Recommended Reading

Today, I’m adding a new topic to the list (at the right of this page, click on one to see all the posts on that topic!).

In the course of the campaign, I’m coming across all sorts of interesting, enlightening, and though-provoking material. I’d like to share two of them in this first “Recommended Reading” post.

The first is an article from Strong Towns: There Are Three Different Kinds of Developers. I find Strong Towns usually has something interesting to say, even when I don’t agree with it. In this case, it’s a helpful overview that basically says “not all developers.” Hey, I get it if that makes you not want to read it. But still, I think it’s useful to understand that there really are different categories of developer, with different relationships to our community, and different priorities.

The second is a piece about how the visibility of poverty makes people feel unsafe — even if crime levels haven’t changed much. Have a look at People “Feel Unsafe” Because Visible Poverty Is Everywhere, written by Adam Johnson (The Column, on Substack). I found this analysis very persuasive, and it’s just as true for Asheville as it is for cities all around the country. I recommend reading the whole thing (some excerpts below).

“…[A] consistent theme in dozens of articles on the subject of “crime”: the current situation, more than anything, just *feels* unsafe.

Dismissing the Vibes isn’t tactically smart and can be perceived as glib, denialist, or detached. People are seeing more visible evidence of widespread poverty. And this trend, echoed and replayed nonstop by local media and viral Facebook posts, contributes to a broad perception that our society is falling apart. The Vibes, therefore, are thrown into the catch-all category of “safety.”

And with this sleight-of-hand, with this conflation, all social ills fall under the purview of policing and prisons. Vibes, by their very nature, become the purview of our carceral state.… So it’s police and longer sentences we get. Virtually no national conversation about tens of billions for free public housing and mental health, much less housing as a human right.…The victims are not those suffering from poverty and mental health issues, but the “homeowners” and “business leaders” who have to witness their slow, preventable deaths.…

Words cannot convey how depraved this is, how warped our priorities are, how deeply cynical and mean and nasty our media culture is.…What, in an otherwise rational world, would be perceived as a systemic failure of the “richest country on Earth” to care for its poor has been moralized, compartmentalized, and reduced to millions of individual moral failings and Bad Life Choices.”

Both of these articles address national trends, but they’re matters of great urgency for us here in Asheville. Let me know what you think about them!

Everyone deserves a place to call home.

House at twilightThe main factor in homelessness is simply lack of access to housing. Other factors—like mental illness or substance abuse—make it worse but are not the primary cause. It’s important to recognize that homelessness is not, at its root, a failure of morally flawed and irresponsible individuals, but of a flawed and heartless economic system.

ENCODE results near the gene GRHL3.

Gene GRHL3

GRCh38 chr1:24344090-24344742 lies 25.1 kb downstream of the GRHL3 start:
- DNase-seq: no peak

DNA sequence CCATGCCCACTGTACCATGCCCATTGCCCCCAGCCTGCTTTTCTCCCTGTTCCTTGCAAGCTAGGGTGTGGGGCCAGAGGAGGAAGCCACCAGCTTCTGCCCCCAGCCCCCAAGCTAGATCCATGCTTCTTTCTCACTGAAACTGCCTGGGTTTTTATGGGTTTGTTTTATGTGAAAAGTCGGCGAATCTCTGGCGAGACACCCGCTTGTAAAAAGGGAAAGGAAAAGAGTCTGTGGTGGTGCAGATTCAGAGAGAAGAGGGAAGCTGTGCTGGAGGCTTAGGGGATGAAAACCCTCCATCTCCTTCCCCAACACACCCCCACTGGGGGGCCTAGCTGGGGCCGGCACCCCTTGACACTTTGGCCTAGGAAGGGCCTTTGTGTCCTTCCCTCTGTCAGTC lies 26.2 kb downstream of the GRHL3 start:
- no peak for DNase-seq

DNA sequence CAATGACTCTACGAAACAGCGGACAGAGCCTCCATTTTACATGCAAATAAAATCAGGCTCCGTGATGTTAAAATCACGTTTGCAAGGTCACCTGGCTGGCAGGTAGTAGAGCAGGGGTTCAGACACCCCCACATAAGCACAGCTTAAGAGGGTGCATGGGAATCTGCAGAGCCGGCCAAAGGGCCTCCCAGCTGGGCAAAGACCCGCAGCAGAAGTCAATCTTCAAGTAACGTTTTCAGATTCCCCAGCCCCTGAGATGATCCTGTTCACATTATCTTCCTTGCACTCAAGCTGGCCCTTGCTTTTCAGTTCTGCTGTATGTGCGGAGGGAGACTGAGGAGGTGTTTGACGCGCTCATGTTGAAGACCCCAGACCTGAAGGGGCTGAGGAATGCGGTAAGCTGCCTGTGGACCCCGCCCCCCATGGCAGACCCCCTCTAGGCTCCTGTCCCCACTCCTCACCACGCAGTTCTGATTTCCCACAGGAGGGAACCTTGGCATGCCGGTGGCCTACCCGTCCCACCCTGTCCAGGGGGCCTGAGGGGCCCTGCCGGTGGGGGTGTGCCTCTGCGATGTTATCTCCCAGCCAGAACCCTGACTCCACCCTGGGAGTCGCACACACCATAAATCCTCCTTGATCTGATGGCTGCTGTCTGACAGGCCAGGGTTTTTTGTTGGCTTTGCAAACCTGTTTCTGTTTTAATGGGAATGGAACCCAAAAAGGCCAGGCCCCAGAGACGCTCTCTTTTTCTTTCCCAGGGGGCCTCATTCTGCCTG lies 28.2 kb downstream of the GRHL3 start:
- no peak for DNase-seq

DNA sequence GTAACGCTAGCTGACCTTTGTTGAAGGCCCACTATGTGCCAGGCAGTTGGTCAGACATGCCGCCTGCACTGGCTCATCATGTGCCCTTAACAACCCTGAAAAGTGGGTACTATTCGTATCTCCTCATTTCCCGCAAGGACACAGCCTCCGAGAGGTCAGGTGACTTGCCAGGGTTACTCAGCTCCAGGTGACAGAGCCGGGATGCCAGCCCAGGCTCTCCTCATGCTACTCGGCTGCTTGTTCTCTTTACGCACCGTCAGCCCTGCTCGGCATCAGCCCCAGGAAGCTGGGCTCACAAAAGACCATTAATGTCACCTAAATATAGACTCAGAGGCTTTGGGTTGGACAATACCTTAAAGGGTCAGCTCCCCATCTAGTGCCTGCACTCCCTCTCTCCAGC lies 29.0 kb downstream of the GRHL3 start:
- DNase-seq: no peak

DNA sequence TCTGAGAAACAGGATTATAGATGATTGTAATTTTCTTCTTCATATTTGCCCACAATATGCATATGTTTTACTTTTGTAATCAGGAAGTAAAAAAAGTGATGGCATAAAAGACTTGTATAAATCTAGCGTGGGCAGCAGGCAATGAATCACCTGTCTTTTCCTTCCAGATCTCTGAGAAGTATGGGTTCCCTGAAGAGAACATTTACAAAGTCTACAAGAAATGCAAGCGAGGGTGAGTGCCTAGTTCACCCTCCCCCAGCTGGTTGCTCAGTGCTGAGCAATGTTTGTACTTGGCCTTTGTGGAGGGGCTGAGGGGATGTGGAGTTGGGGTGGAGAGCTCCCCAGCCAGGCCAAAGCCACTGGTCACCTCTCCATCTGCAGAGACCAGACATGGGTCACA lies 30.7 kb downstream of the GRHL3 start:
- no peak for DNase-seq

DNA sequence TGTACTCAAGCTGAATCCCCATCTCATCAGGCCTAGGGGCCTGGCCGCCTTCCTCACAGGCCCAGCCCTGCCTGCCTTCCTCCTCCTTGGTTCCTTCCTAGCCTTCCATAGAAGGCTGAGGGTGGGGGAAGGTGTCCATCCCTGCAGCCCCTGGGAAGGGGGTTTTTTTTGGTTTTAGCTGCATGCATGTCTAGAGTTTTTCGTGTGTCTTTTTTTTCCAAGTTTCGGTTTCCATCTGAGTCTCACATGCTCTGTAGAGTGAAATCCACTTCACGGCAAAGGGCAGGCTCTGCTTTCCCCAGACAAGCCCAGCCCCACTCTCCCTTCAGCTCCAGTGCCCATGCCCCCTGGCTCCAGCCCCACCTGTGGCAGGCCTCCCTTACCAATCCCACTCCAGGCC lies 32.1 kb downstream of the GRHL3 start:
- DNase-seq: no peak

Asheville is not alone in its challenges. But we have an opportunity to be a leader nationally in mitigating the struggles of our unsheltered neighbors. We can encourage smart growth and revisit our zoning restrictions. We can help people get what they need most: a safe roof over their heads.

I recommend this overview from the New York Times newletter “The Morning.”

“If you don’t build it, they won’t come.”

Here’s an interesting article in the Congress for New Urbanism’s journal that seems germane to the debate over Merrimon Ave.

What if it were a good thing to discourage increased car traffic, and instead provide better public transportation along major corridors? That would improve quality of life and reduce the city’s carbon footprint as well.

“You really don’t believe in induced demand, if you don’t also believe in reduced demand. Traffic engineering/planning is going on a hundred years as a profession. It’s time to learn from history, to believe the science, to get smart about street design, to fully use the idea of reduced demand where it has the potential to improve a city’s economy, society, and mobility.”

Contingency Management: A Better Approach to Substance Abuse?

We cannot police our way out of the mental health and substance abuse crises in our community. Criminalizing desperation and mental illness is costly: in human lives, in moral terms, and in actual dollars spent. Stigmatization and “tough love” aren’t the only or most effective ways to help people recover from substance abuse. Let’s follow the evidence, with compassion.

This article from the Washington Post presents an evidence-based approach to substance abuse called “contingency management.” In essence, it offers modest “rewards” — from public affirmations to small gifts of goods or money — to people in a program who maintain sobriety.

If your first response to this approach is outrage —”What?!? Pay people to stay off drugs?!?”— I implore you to read this article. It’s a cost-effective strategy (way cheaper than running them through the courts and jail) that is demonstrably better than other strategies, especially if paired with community reinforcement.

Addiction destroys connection. This approach can help restore connection — to a person’s sense of self-worth and to others.